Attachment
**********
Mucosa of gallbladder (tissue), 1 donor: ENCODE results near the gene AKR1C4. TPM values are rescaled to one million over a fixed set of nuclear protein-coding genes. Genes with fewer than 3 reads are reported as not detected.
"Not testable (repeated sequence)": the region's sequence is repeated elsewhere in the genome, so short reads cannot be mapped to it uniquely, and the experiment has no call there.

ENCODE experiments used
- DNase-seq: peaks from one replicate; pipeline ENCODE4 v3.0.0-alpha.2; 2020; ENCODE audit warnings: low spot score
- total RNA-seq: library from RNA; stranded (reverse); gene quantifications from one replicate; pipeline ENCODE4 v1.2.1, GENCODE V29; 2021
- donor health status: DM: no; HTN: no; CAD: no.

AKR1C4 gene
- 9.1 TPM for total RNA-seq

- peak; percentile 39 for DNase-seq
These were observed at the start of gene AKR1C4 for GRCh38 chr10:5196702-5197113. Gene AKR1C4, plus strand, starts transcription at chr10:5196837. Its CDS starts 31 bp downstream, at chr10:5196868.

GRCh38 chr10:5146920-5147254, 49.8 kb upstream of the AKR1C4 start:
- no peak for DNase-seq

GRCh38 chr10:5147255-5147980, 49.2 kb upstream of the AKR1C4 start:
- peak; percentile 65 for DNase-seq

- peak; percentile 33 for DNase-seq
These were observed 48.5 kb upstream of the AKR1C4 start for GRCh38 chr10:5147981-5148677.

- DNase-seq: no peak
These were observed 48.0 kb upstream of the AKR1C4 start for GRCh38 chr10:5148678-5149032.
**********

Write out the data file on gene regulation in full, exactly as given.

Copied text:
Mucosa of gallbladder (tissue), 1 donor: ENCODE results near the gene AKR1C4. TPM values are rescaled to one million over a fixed set of nuclear protein-coding genes. Genes with fewer than 3 reads are reported as not detected.
"Not testable (repeated sequence)": the region's sequence is repeated elsewhere in the genome, so short reads cannot be mapped to it uniquely, and the experiment has no call there.

ENCODE experiments used
- DNase-seq: peaks from one replicate; pipeline ENCODE4 v3.0.0-alpha.2; 2020; ENCODE audit warnings: low spot score
- total RNA-seq: library from RNA; stranded (reverse); gene quantifications from one replicate; pipeline ENCODE4 v1.2.1, GENCODE V29; 2021
- donor health status: DM: no; HTN: no; CAD: no.

AKR1C4 gene
- 9.1 TPM for total RNA-seq

- peak; percentile 39 for DNase-seq
These were observed at the start of gene AKR1C4 for GRCh38 chr10:5196702-5197113. Gene AKR1C4, plus strand, starts transcription at chr10:5196837. Its CDS starts 31 bp downstream, at chr10:5196868.

GRCh38 chr10:5146920-5147254, 49.8 kb upstream of the AKR1C4 start:
- no peak for DNase-seq

GRCh38 chr10:5147255-5147980, 49.2 kb upstream of the AKR1C4 start:
- peak; percentile 65 for DNase-seq

- peak; percentile 33 for DNase-seq
These were observed 48.5 kb upstream of the AKR1C4 start for GRCh38 chr10:5147981-5148677.

- DNase-seq: no peak
These were observed 48.0 kb upstream of the AKR1C4 start for GRCh38 chr10:5148678-5149032.